Julie Harris: the Enchanting, Transforming Broadway Legend
I saw Julie Harris for the first time in a live performance when I was in high school in the 1950s—it was Jean Anoulih’s version of the Joan of Arc story, “The Lark,” on Hallmark Hall of Fame when network television broadcast and produced live drama on a regular basis
I probably did not fully understood much of what I was seeing in those days, that it was live theater of a sorts, but I could sense that Harris was something pretty special, especially on stage.
Over the years, you could catch Harris in plenty of memorable film roles—opposite James Dean, no less, in “East of Eden, in the film version of Carson McCullers's great and haunting novel, “Member of the Wedding,” in “The Haunting” and “Requiem for a Heavyweight,” and much later, in a small but striking role in “Out of Africa.” She was also in a television prime soap opera at one point, being part of the “Knots Landing” gang, a factoid which will no doubt lead of her obituary somewhere in some publication or blog.
Harris, who died of congestive heart failure at age 87 this past week, was, even with all the movies and television, a certifiable legend of the stage, a star of Broadway, a person who lived in the ephemeral world of a play being performed on a stage in front of breathing and feeling audiences. It’s a hard thing to become an acting legend this way—after a while, it’s all reduced to memory, rumor, story, someone’s long ago fragmentary keepsake of a thought.
She was fierce and fantastic in “Member of the Wedding,” playing the desperately lonely Frankie, but I never saw her on stage in that. It took a few years, but I caught up with her when I moved to Washington and saw my first play at the Kennedy Center. It was Harris in “The Belle of Amherst,” playing Emily Dickinson, bringing that notoriously secretive recluse to life.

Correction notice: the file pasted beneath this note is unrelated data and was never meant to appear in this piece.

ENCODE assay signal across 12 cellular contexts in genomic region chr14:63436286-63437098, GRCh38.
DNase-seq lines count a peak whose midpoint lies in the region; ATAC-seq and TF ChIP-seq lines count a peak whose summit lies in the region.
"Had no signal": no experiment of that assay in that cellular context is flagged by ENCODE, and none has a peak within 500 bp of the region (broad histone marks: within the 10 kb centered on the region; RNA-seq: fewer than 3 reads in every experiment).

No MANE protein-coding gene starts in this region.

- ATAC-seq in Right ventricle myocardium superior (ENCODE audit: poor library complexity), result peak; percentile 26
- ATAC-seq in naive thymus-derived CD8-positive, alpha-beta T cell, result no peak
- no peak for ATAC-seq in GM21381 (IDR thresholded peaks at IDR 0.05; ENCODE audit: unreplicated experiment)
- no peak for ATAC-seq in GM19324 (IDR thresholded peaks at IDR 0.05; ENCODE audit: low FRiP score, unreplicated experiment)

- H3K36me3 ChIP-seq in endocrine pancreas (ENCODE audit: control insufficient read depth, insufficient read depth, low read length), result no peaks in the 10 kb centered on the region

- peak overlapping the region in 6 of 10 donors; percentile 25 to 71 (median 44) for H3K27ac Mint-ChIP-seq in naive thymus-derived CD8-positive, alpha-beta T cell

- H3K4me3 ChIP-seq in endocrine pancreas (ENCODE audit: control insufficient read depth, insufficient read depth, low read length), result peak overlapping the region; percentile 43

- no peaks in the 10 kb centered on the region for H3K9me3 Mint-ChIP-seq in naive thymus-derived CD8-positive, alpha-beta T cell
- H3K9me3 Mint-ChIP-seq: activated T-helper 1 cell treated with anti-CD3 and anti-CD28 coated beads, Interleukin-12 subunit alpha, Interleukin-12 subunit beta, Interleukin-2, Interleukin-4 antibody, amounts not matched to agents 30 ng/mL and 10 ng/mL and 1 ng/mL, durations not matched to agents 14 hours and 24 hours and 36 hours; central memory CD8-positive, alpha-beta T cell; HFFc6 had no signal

I saw her again being driven around by Brock Peters in “Driving Miss Daisy,” and matching wit, heart and sarcasm with Charles Durning in “The Gin Game,” both also at the Kennedy Center. Later, she was in “Lettuce and Lovage," a play by Peter Shaffer of “Amadeus.” It was a comedy, with a role that was originally written for Maggie Smith, but which Harris took on the road, eccentric, acidic and unforgettable.
I remember having a telephone conversation with her, and we talked mostly about the theater, her roles, other actors. She seemed a woman incapable of bragging, but she had a sense of humor. After a while, we were just telling each other about plays we had seen, or plays she had been in. It was theater talk of the kind that wasn’t necessarily quotable or memorable in its details but hard to forget in its warmth.
Theater isn’t easy, and being on the stage isn’t easy. Ask any movie star who takes to that high wire on a floorboard, misses his cues and waits for someone to yell “cut.” Harris, by all accounts, worked hard and almost always and certainly often. She had some impediments to stardom. She was of slight stature. She was not by the common definition a great beauty, although she could play one. Her voice was somewhat thin. She overcame these handicaps by dint of finely tuned emotion, by craft, by imagining and being the women she played. She had range. She could convince by the soft sharpness of a gesture and by making the most of all her gifts.
People forget: we all think of “Cabaret” and Sally Bowles as belonging to Liza Minnelli or the last woman to play her on stage. But it was Harris who is cited by author Cristopher Isherwood, upon whose “Berlin Stories” both “Cabaret” and the non-musical, “I Am a Camera,” are based. Isherwood said that Harris was more Sally Bowles than even the character he wrote.
Harris on stage was more than any person created on a page. She was an enchanter, a transformer, an actor and actress who created in front of our eyes and transformed us.